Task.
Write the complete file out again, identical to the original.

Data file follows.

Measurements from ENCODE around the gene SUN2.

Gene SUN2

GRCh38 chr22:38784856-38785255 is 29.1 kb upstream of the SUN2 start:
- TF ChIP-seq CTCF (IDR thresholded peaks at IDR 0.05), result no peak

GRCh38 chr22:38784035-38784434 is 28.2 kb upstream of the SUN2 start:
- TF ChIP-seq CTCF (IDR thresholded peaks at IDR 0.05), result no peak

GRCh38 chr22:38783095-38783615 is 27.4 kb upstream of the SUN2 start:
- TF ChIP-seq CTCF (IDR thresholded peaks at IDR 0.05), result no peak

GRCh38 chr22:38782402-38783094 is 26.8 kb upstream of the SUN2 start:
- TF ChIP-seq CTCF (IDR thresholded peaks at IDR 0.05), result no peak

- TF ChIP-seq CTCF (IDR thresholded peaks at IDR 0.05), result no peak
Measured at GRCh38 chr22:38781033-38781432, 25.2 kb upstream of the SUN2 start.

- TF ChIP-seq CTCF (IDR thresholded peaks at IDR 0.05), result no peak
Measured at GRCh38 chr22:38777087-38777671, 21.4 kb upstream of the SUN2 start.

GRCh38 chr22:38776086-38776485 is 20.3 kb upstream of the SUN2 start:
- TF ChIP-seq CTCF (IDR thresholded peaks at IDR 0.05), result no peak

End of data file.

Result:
Measurements from ENCODE around the gene SUN2.

Gene SUN2

GRCh38 chr22:38784856-38785255 is 29.1 kb upstream of the SUN2 start:
- TF ChIP-seq CTCF (IDR thresholded peaks at IDR 0.05), result no peak

GRCh38 chr22:38784035-38784434 is 28.2 kb upstream of the SUN2 start:
- TF ChIP-seq CTCF (IDR thresholded peaks at IDR 0.05), result no peak

GRCh38 chr22:38783095-38783615 is 27.4 kb upstream of the SUN2 start:
- TF ChIP-seq CTCF (IDR thresholded peaks at IDR 0.05), result no peak

GRCh38 chr22:38782402-38783094 is 26.8 kb upstream of the SUN2 start:
- TF ChIP-seq CTCF (IDR thresholded peaks at IDR 0.05), result no peak

- TF ChIP-seq CTCF (IDR thresholded peaks at IDR 0.05), result no peak
Measured at GRCh38 chr22:38781033-38781432, 25.2 kb upstream of the SUN2 start.

- TF ChIP-seq CTCF (IDR thresholded peaks at IDR 0.05), result no peak
Measured at GRCh38 chr22:38777087-38777671, 21.4 kb upstream of the SUN2 start.

GRCh38 chr22:38776086-38776485 is 20.3 kb upstream of the SUN2 start:
- TF ChIP-seq CTCF (IDR thresholded peaks at IDR 0.05), result no peak